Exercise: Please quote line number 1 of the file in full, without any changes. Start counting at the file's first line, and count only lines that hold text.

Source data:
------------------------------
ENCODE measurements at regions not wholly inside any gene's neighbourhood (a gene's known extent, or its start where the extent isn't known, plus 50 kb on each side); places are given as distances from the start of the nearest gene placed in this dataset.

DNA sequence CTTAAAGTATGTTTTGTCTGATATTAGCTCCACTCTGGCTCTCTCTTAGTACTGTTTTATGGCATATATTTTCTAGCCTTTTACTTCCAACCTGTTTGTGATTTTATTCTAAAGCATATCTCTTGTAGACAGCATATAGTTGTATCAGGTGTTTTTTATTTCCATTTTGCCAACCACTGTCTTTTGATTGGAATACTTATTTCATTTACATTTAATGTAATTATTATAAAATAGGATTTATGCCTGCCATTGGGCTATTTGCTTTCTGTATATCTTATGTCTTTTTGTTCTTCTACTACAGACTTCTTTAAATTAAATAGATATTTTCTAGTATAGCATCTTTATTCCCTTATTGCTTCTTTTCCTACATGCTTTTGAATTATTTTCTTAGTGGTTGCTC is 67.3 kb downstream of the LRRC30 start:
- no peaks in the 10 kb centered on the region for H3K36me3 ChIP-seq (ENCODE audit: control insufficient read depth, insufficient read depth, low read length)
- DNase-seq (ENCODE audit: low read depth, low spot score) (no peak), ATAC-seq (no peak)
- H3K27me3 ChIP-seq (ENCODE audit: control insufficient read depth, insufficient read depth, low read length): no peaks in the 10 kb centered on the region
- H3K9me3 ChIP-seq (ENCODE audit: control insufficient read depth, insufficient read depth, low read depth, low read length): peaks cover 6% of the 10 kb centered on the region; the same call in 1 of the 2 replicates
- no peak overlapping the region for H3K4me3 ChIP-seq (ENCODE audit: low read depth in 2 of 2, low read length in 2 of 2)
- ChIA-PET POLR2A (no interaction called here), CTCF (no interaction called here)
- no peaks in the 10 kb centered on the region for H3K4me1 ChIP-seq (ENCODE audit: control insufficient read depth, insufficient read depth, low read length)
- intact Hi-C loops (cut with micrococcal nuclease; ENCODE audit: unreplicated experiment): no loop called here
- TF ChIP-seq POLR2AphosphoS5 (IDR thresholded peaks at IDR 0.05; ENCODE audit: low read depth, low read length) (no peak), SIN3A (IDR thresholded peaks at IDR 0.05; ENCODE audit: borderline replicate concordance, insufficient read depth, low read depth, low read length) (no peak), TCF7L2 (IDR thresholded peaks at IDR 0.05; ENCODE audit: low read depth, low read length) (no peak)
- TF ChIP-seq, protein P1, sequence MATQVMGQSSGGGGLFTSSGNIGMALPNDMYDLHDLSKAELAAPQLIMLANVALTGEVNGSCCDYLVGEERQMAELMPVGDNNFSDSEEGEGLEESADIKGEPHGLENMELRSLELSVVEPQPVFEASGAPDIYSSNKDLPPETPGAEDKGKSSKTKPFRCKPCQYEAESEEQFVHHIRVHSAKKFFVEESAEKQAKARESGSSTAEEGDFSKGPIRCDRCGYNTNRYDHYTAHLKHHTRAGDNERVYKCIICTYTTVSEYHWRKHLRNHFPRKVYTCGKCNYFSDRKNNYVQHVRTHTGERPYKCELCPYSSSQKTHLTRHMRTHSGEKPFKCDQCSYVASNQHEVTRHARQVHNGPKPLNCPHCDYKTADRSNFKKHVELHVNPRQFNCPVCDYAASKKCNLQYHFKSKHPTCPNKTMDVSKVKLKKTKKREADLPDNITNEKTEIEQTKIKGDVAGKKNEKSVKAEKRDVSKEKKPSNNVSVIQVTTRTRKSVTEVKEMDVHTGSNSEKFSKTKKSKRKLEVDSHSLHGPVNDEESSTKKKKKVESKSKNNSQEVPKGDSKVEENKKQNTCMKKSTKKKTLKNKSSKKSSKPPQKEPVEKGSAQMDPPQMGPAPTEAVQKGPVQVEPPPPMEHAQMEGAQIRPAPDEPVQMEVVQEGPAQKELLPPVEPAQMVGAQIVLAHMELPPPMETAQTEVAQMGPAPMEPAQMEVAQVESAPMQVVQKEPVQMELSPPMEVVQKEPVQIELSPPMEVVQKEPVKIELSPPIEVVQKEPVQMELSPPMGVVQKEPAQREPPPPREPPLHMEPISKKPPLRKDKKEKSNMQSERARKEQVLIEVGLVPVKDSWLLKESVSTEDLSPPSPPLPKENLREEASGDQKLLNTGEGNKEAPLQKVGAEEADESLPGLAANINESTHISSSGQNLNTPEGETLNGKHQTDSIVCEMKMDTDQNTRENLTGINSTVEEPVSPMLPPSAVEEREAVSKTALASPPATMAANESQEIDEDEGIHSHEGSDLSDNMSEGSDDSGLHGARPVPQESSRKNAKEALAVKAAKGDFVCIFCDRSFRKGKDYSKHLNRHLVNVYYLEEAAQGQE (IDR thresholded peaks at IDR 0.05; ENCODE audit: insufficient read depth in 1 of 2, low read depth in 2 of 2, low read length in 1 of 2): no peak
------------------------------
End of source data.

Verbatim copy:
ENCODE measurements at regions not wholly inside any gene's neighbourhood (a gene's known extent, or its start where the extent isn't known, plus 50 kb on each side); places are given as distances from the start of the nearest gene placed in this dataset.